05 July 2018

The Big Life In Between Grains

Photo from Entouriste

Let's imagine ourselves walking along the shore, adoring this stretch of white sand.

What do you see? Apparently, it's too tricky to tell. 

Only if we find ourselves curious and play with the sand for a bit we'll be able to spot some critters. There could be hermit crabs trotting along, worms making tunnels, and seaweeds washing ashore. Or there could be a seabird waiting for its meal. 

But for the most part, life on the shore seems quiet and empty.

Now, if we change the scenery and make a visit to a busy thriving forest, how would our "lifeless" beach compare?

As anyone who's been in a forest, it's easy to tell the animals are there. We can tell there are cicadas, birds, earthworms, a variety of plants, and fascinating insects we don't know about. We know it's alive from the cacophony of sounds and colors.

In fact, Professor E.O. Wilson remarks that, when we put a cap on all the living terrestrial groups, only seven different phyla exist in the woods [1].

But when we drench our feet in sand and foam, it's a different story...

“The surf may at first seem lifeless, composed of water and soil and washed clean. The opposite is true … among the grains of sand in the surf zone, you will in time find twice the number of phyla." -E.O. Wilson

The beach, in fact, holds 14 different phyla against the seven in the forests. Professor Wilson talks about diversity here, not population in numbers [1].

Who knew that the sand alone hosts an impressive universe of little, wriggling creatures down our feet? 

The Interstitial Breathes

These invisible organisms breathing in between grains are called meiofauna (smaller than 1 mm but larger than about 45 microns), and they comprise as Wilson calls the "little-known planet." 

Purely meiofaunal organisms alone make up five out of the 34 recognized phyla in the animal kingdom. They are literally a thriving empire of organisms
one footprint of moist sand carries as big as 50,000 to 100,000 individuals [2].

These meiofaunagastrotrichs, kinorhynchs, gnathostomulids, loriciferans,  nematodes, priapulids,  rotifers, tardigradesare easy to overlook but they're actually there, clinging for life, clad with smart adaptations suitable for a life in the interstitial.

They're small but they boast complex physiology comparable to the relatively huge macrofauna. They have also developed an array of adaptations to their ever-shifting habitats: Tardigrades (water bears) have claws and suction in their toes to grip on grains; kinorhynchs use their spine-bearing mouth to hook into sand or mud; free-living nematodes possess slender bodies, easing in between grains and use thread-like setae to hold on to their substrate; gastrotrichs are known to hang too tight to their substrate with a strong adhesive.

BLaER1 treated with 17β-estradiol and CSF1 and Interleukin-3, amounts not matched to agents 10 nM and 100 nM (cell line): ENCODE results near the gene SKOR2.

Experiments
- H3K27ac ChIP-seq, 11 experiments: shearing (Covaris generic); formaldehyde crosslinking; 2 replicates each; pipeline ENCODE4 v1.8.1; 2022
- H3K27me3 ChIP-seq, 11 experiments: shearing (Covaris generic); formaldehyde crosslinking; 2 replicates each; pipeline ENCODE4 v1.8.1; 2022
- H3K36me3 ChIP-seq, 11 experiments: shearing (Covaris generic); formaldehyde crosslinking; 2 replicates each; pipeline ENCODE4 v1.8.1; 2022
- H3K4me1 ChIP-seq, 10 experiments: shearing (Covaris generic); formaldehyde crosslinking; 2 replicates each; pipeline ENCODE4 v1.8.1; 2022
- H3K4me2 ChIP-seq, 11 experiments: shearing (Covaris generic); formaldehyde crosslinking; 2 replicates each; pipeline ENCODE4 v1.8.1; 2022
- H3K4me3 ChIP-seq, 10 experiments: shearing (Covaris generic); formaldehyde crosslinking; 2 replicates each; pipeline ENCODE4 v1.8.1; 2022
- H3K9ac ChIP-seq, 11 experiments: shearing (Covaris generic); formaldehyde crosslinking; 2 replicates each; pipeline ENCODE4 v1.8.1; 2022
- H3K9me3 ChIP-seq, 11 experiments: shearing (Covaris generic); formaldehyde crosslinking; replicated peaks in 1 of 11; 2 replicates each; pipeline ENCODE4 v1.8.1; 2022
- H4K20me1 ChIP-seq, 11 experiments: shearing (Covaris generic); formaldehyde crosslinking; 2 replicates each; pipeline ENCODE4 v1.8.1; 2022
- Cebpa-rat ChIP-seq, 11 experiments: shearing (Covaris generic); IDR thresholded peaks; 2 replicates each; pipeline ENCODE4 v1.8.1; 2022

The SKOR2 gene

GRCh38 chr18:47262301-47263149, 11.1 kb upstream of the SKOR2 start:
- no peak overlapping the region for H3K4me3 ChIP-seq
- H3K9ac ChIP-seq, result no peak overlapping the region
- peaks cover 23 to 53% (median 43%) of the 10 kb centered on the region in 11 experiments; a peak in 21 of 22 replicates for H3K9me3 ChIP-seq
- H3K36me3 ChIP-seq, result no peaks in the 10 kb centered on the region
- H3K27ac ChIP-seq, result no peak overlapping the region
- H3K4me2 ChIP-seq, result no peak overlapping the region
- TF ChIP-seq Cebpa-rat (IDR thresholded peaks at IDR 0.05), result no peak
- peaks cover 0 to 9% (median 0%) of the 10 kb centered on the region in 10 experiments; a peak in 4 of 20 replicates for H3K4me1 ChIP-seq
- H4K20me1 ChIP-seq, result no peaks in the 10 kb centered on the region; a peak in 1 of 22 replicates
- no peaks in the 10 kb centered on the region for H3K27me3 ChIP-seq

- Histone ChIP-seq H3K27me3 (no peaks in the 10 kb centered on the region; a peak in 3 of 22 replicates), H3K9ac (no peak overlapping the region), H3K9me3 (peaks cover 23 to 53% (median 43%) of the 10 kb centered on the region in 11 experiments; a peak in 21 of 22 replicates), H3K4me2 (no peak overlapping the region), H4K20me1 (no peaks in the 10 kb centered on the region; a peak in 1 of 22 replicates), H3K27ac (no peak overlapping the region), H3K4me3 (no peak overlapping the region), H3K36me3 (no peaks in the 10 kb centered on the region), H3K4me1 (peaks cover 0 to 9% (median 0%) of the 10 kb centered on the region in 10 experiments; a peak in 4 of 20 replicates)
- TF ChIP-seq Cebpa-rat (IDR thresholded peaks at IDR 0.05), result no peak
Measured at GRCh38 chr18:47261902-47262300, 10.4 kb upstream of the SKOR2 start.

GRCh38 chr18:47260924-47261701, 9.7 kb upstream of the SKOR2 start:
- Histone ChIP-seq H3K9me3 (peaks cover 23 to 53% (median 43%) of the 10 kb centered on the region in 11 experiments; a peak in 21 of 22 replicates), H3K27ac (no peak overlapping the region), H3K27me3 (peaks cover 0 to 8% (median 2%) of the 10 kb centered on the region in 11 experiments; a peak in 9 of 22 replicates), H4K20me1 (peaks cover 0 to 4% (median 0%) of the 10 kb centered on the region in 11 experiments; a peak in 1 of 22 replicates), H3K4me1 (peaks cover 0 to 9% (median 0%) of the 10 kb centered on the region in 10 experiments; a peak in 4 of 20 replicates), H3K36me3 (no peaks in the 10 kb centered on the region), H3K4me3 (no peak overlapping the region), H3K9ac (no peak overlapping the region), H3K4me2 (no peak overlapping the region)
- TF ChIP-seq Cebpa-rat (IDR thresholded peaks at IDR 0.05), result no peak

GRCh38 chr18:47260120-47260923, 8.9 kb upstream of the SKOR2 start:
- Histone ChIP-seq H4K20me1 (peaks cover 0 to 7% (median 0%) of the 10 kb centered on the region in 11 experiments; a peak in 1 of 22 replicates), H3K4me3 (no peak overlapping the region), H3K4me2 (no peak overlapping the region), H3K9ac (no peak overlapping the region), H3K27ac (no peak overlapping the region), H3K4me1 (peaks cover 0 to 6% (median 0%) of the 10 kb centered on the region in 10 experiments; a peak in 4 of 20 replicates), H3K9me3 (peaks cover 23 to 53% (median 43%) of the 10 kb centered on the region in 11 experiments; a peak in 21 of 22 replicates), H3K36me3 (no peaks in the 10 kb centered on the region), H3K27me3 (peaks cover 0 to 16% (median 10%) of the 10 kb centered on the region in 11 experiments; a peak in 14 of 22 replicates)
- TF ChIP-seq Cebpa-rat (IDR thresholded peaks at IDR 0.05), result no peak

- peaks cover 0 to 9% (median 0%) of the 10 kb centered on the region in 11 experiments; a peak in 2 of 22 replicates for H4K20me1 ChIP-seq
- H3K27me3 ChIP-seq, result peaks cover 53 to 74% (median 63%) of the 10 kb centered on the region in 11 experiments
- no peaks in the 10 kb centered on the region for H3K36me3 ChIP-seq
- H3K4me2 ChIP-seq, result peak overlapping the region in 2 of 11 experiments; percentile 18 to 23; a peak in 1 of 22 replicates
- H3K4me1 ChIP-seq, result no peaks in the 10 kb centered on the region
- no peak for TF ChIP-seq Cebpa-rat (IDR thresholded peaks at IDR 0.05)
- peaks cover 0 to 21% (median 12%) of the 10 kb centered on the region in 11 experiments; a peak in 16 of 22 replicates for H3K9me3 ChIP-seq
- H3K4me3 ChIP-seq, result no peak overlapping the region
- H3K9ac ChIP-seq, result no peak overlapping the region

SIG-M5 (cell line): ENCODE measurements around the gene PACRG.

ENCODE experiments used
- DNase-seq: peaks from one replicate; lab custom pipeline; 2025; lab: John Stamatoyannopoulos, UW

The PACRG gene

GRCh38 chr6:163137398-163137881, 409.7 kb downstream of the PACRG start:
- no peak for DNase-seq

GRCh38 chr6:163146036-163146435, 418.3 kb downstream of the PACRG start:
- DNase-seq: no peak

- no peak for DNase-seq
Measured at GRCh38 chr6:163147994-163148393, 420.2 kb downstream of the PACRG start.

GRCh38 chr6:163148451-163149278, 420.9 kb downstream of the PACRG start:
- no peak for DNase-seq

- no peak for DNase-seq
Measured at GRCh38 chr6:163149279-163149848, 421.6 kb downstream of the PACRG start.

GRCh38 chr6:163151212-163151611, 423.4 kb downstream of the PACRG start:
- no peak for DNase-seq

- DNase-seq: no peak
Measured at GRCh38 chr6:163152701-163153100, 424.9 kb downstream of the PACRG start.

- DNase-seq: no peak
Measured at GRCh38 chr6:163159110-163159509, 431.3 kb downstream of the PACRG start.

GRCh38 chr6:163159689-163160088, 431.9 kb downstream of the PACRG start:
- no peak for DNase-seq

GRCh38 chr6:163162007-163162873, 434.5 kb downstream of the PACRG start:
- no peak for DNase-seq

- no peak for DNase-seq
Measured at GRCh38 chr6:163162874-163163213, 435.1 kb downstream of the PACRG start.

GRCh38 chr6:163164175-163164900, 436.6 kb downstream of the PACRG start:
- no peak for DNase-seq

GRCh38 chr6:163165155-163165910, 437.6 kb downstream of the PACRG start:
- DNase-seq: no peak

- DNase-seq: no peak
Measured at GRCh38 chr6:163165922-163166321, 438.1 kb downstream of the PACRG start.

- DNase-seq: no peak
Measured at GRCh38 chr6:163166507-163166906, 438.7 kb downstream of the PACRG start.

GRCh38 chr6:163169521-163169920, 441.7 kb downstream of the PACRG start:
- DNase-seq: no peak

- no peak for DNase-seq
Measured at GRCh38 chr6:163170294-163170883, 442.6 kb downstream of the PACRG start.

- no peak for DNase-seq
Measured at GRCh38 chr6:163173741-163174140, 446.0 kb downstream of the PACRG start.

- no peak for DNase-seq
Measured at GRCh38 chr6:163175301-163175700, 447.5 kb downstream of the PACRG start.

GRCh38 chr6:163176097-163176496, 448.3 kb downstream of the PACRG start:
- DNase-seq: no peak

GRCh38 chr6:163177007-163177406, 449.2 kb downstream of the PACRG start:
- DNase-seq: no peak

Check out this creative and interactive infographic (Hakai Magazine) of some meiofauna and the challenges they face in their big world [3].

Photo of a gastrotrich (David Scharf/Corbis, Hakai Magazine)

The Beach We Came to Know

Meiofauna bridge important links in benthic food webs. Aside from serving as important food to many organisms, they are key decomposers which feed and break down detritus, thus keeping microbial communities active and enhancing nutrient recycling. Through bioturbation and burrow construction (plus their sheer number) they render stability to our benthic ecosystems and shape them as we have them today [5].

Ultimately, these make them the very life of the beach: without meiofauna, our beach is but a mire of untouched, organic debris [2].

A clear grasp of their number and diversity, though, remains to be seen. Wilson says we haven't even come close to documenting all of them; there's just a lot to learn and new worlds to discover [1]. And new ways of seeing things, too. 

The next time we go the beach and grab a fistful of sand, we know we're not alone
a multitude of organisms keep us company, living their big lives in between grains. 

If you have more information on meiofauna and other non-fish organisms, we'll be happy to have you as one of SeaLifeBase collaborators. Let us know by sending us an email or visiting our FaceBook page.

[1] Krulwich, R. (2016, March 3). An empty beach isn't empty at all. National Geographic. Retrieved from http://bit.ly/1Umi4SB

[2] Mason, A. (2016, March 21). The micro monsters beneath your beach blanket. Hakai Magazine. Retrieved from http://bit.ly/2vi5aPL

[3] Mason, A., Garrison, M. & Kingdon, A. (2017, April 28). Life interstitial. Hakai Magazinehttp://bit.ly/2w5DLxW

[4] Gerlach, S. A. (1978). Food-chain relationships in subtidal silty sand marine sediments and the role of meiofauna in stimulating bacterial productivity. Oecologia33(1), 55-69.

[5] Schratzberger, M. & Ingels, J. Meiofauna matters: the roles of meiofauna in benthic ecosystems. Retrieved from https://bit.ly/2KP4hCz